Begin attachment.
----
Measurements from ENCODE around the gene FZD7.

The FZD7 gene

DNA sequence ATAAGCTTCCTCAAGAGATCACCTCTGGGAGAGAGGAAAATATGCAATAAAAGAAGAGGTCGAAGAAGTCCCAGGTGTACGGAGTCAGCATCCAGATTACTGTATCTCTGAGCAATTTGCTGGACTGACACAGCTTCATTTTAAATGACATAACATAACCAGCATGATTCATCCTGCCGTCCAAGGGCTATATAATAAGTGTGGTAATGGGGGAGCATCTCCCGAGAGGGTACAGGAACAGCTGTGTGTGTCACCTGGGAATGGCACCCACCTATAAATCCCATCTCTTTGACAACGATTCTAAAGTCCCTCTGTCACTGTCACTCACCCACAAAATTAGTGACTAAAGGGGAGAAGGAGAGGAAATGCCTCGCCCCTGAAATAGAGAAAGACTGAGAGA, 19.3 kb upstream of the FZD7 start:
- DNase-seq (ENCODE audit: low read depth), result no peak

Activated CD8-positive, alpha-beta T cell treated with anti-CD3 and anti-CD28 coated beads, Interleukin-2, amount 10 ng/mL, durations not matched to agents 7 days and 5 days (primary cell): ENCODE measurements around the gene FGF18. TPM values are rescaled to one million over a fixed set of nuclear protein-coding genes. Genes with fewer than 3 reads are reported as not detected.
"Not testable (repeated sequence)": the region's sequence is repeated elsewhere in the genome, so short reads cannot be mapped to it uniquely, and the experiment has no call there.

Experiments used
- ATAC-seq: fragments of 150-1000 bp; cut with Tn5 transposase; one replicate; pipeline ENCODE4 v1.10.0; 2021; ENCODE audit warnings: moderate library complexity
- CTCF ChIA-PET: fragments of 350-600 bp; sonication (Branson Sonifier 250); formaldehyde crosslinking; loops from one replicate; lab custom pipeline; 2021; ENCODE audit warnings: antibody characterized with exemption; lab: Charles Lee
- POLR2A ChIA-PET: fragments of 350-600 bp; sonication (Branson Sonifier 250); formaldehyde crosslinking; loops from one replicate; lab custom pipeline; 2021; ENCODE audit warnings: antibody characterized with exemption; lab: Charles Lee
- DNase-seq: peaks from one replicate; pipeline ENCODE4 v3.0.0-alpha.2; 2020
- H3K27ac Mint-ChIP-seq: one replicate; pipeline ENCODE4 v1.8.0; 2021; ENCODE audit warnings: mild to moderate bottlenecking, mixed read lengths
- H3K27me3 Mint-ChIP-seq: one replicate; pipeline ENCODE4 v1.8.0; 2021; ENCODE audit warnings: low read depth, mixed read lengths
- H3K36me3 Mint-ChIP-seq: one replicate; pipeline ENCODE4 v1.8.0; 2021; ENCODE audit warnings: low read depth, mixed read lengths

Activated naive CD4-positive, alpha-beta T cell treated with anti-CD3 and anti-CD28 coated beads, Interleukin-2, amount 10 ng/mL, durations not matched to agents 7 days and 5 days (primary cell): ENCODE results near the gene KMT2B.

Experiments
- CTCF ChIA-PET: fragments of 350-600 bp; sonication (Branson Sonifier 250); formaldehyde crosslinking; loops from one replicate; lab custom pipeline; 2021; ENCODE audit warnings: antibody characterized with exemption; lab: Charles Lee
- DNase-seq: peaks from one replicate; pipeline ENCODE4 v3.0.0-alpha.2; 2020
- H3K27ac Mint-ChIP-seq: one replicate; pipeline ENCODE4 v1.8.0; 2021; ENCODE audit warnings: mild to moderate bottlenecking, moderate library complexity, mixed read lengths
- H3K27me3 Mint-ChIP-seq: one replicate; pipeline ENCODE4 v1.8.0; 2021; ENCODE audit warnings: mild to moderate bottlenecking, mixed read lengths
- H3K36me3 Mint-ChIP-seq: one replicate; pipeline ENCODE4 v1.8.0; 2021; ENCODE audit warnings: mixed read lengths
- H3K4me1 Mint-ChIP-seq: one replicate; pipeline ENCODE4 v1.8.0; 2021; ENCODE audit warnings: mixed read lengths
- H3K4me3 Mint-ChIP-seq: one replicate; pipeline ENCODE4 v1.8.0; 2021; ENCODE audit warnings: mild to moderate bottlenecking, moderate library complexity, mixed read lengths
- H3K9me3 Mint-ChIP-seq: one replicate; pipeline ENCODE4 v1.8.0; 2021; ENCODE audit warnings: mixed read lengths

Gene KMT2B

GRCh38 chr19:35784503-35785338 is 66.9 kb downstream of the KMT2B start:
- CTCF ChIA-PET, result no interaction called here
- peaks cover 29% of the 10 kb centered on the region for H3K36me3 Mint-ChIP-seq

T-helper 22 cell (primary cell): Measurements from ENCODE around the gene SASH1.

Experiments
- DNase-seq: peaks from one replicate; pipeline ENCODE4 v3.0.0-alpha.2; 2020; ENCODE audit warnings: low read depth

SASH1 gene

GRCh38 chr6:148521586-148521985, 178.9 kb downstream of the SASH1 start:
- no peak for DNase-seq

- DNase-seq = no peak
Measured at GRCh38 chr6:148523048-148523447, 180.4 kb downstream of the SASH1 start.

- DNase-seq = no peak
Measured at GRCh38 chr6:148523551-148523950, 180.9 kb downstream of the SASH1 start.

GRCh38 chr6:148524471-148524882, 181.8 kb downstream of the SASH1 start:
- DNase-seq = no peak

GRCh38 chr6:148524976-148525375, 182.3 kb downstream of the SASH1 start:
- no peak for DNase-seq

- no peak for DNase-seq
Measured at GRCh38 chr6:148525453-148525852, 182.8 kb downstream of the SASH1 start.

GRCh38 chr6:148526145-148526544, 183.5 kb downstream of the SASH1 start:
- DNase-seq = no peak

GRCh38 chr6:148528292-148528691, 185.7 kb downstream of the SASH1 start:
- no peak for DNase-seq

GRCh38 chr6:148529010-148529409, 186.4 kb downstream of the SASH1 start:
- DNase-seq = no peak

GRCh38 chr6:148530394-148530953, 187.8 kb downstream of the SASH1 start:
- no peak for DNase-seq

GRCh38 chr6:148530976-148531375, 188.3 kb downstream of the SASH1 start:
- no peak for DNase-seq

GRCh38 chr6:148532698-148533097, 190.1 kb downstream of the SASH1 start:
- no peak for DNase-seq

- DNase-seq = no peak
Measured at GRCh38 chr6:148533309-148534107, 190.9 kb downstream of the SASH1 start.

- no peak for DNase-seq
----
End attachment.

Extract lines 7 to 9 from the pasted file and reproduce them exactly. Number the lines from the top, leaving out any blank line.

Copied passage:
Experiments used
- ATAC-seq: fragments of 150-1000 bp; cut with Tn5 transposase; one replicate; pipeline ENCODE4 v1.10.0; 2021; ENCODE audit warnings: moderate library complexity
- CTCF ChIA-PET: fragments of 350-600 bp; sonication (Branson Sonifier 250); formaldehyde crosslinking; loops from one replicate; lab custom pipeline; 2021; ENCODE audit warnings: antibody characterized with exemption; lab: Charles Lee